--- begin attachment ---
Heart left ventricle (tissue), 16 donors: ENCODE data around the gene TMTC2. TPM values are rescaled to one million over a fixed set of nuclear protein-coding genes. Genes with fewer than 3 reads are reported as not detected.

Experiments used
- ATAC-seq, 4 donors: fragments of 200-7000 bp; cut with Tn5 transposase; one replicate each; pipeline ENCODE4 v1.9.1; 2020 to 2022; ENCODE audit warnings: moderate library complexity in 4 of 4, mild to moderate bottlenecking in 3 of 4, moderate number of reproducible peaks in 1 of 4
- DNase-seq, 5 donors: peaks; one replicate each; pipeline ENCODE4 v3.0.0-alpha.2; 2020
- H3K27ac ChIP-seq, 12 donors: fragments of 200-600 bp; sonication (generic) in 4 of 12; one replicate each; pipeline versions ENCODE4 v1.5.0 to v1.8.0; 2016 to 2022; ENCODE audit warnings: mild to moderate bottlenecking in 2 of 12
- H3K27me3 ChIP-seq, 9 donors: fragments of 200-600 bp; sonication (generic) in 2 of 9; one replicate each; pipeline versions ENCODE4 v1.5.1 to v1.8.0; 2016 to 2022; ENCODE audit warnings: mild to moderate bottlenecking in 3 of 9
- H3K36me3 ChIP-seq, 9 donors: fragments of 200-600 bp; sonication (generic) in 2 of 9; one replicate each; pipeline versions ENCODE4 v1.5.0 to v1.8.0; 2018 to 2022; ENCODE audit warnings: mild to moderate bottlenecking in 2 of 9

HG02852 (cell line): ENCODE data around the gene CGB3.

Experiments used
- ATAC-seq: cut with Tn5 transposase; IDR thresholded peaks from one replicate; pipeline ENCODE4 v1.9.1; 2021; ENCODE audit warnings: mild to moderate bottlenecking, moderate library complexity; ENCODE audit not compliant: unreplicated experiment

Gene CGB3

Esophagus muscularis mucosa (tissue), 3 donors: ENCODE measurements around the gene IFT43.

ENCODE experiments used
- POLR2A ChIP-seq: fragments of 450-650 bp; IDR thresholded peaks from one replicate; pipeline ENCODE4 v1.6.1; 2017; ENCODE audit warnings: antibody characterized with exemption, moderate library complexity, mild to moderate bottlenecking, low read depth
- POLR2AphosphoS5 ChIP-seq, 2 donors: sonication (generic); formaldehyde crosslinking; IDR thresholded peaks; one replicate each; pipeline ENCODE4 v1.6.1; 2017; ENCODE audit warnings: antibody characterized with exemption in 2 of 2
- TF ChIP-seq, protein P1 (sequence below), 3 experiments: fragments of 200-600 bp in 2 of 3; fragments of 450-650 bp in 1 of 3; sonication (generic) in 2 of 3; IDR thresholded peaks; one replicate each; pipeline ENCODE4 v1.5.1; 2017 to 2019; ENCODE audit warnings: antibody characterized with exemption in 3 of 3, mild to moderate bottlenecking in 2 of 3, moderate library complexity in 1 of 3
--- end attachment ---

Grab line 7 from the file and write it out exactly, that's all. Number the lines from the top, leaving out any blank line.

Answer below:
- H3K36me3 ChIP-seq, 9 donors: fragments of 200-600 bp; sonication (generic) in 2 of 9; one replicate each; pipeline versions ENCODE4 v1.5.0 to v1.8.0; 2018 to 2022; ENCODE audit warnings: mild to moderate bottlenecking in 2 of 9